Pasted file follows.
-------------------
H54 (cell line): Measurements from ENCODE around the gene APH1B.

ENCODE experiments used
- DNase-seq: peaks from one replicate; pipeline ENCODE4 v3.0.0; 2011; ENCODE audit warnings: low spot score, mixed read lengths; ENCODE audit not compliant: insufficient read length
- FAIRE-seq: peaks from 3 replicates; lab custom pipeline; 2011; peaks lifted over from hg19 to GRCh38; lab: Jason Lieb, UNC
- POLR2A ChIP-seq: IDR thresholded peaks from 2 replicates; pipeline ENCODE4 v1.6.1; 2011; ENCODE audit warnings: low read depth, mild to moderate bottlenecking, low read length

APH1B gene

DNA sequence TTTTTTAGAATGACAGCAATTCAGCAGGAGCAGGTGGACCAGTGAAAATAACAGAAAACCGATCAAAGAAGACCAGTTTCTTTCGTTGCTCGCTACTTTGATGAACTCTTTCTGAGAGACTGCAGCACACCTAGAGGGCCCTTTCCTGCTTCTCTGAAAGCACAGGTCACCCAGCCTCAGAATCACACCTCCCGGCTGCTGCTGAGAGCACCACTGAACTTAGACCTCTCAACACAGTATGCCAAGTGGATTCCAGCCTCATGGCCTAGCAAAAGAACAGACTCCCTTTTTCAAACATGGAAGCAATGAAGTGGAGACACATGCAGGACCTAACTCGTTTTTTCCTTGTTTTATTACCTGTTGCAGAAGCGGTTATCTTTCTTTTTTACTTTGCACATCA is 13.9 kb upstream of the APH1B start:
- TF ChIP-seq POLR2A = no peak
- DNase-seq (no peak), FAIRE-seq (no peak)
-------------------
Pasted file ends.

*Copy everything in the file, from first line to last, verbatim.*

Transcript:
H54 (cell line): Measurements from ENCODE around the gene APH1B.

ENCODE experiments used
- DNase-seq: peaks from one replicate; pipeline ENCODE4 v3.0.0; 2011; ENCODE audit warnings: low spot score, mixed read lengths; ENCODE audit not compliant: insufficient read length
- FAIRE-seq: peaks from 3 replicates; lab custom pipeline; 2011; peaks lifted over from hg19 to GRCh38; lab: Jason Lieb, UNC
- POLR2A ChIP-seq: IDR thresholded peaks from 2 replicates; pipeline ENCODE4 v1.6.1; 2011; ENCODE audit warnings: low read depth, mild to moderate bottlenecking, low read length

APH1B gene

DNA sequence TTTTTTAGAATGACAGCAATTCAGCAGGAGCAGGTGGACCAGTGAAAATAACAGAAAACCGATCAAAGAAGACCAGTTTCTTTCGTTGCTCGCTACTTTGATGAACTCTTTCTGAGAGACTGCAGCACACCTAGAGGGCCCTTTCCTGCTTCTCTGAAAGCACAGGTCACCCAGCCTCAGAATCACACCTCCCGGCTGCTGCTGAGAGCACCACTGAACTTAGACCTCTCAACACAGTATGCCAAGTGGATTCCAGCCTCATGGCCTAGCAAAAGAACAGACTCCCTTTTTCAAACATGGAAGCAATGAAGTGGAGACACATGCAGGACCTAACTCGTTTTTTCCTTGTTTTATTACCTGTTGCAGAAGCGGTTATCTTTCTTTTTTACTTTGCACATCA is 13.9 kb upstream of the APH1B start:
- TF ChIP-seq POLR2A = no peak
- DNase-seq (no peak), FAIRE-seq (no peak)